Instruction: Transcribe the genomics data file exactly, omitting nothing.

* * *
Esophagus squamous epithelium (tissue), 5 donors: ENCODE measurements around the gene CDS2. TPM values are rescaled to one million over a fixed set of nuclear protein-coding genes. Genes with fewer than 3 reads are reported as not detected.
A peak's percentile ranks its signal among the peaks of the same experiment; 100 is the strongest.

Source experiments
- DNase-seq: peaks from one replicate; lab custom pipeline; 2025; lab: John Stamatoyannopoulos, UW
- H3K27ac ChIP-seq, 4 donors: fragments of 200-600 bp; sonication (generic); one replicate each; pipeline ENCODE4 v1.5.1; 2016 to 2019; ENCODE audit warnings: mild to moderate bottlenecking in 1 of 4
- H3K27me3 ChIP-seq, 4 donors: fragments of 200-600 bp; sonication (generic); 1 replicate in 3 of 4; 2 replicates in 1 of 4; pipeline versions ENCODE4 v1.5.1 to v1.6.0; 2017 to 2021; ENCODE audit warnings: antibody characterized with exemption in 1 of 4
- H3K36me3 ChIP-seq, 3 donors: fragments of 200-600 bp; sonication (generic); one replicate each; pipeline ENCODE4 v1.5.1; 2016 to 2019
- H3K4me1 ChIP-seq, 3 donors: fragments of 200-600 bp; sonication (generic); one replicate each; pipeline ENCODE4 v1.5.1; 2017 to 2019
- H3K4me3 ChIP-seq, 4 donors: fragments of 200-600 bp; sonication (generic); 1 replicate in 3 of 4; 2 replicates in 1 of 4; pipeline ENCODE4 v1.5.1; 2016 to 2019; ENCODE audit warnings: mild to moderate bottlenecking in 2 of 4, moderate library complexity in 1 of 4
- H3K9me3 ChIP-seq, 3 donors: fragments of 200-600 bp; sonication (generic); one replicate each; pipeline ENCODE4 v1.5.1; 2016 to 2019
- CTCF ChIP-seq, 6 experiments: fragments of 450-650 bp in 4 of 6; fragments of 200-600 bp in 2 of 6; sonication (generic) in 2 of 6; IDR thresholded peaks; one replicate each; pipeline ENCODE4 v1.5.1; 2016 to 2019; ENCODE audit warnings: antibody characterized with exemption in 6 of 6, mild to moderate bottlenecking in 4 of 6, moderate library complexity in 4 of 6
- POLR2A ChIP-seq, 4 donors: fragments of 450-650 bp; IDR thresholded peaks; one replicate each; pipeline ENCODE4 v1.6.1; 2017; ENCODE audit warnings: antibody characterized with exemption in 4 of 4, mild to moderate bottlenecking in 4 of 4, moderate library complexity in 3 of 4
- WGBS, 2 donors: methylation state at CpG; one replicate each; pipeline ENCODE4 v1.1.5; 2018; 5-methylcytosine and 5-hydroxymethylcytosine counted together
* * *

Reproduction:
Esophagus squamous epithelium (tissue), 5 donors: ENCODE measurements around the gene CDS2. TPM values are rescaled to one million over a fixed set of nuclear protein-coding genes. Genes with fewer than 3 reads are reported as not detected.
A peak's percentile ranks its signal among the peaks of the same experiment; 100 is the strongest.

Source experiments
- DNase-seq: peaks from one replicate; lab custom pipeline; 2025; lab: John Stamatoyannopoulos, UW
- H3K27ac ChIP-seq, 4 donors: fragments of 200-600 bp; sonication (generic); one replicate each; pipeline ENCODE4 v1.5.1; 2016 to 2019; ENCODE audit warnings: mild to moderate bottlenecking in 1 of 4
- H3K27me3 ChIP-seq, 4 donors: fragments of 200-600 bp; sonication (generic); 1 replicate in 3 of 4; 2 replicates in 1 of 4; pipeline versions ENCODE4 v1.5.1 to v1.6.0; 2017 to 2021; ENCODE audit warnings: antibody characterized with exemption in 1 of 4
- H3K36me3 ChIP-seq, 3 donors: fragments of 200-600 bp; sonication (generic); one replicate each; pipeline ENCODE4 v1.5.1; 2016 to 2019
- H3K4me1 ChIP-seq, 3 donors: fragments of 200-600 bp; sonication (generic); one replicate each; pipeline ENCODE4 v1.5.1; 2017 to 2019
- H3K4me3 ChIP-seq, 4 donors: fragments of 200-600 bp; sonication (generic); 1 replicate in 3 of 4; 2 replicates in 1 of 4; pipeline ENCODE4 v1.5.1; 2016 to 2019; ENCODE audit warnings: mild to moderate bottlenecking in 2 of 4, moderate library complexity in 1 of 4
- H3K9me3 ChIP-seq, 3 donors: fragments of 200-600 bp; sonication (generic); one replicate each; pipeline ENCODE4 v1.5.1; 2016 to 2019
- CTCF ChIP-seq, 6 experiments: fragments of 450-650 bp in 4 of 6; fragments of 200-600 bp in 2 of 6; sonication (generic) in 2 of 6; IDR thresholded peaks; one replicate each; pipeline ENCODE4 v1.5.1; 2016 to 2019; ENCODE audit warnings: antibody characterized with exemption in 6 of 6, mild to moderate bottlenecking in 4 of 6, moderate library complexity in 4 of 6
- POLR2A ChIP-seq, 4 donors: fragments of 450-650 bp; IDR thresholded peaks; one replicate each; pipeline ENCODE4 v1.6.1; 2017; ENCODE audit warnings: antibody characterized with exemption in 4 of 4, mild to moderate bottlenecking in 4 of 4, moderate library complexity in 3 of 4
- WGBS, 2 donors: methylation state at CpG; one replicate each; pipeline ENCODE4 v1.1.5; 2018; 5-methylcytosine and 5-hydroxymethylcytosine counted together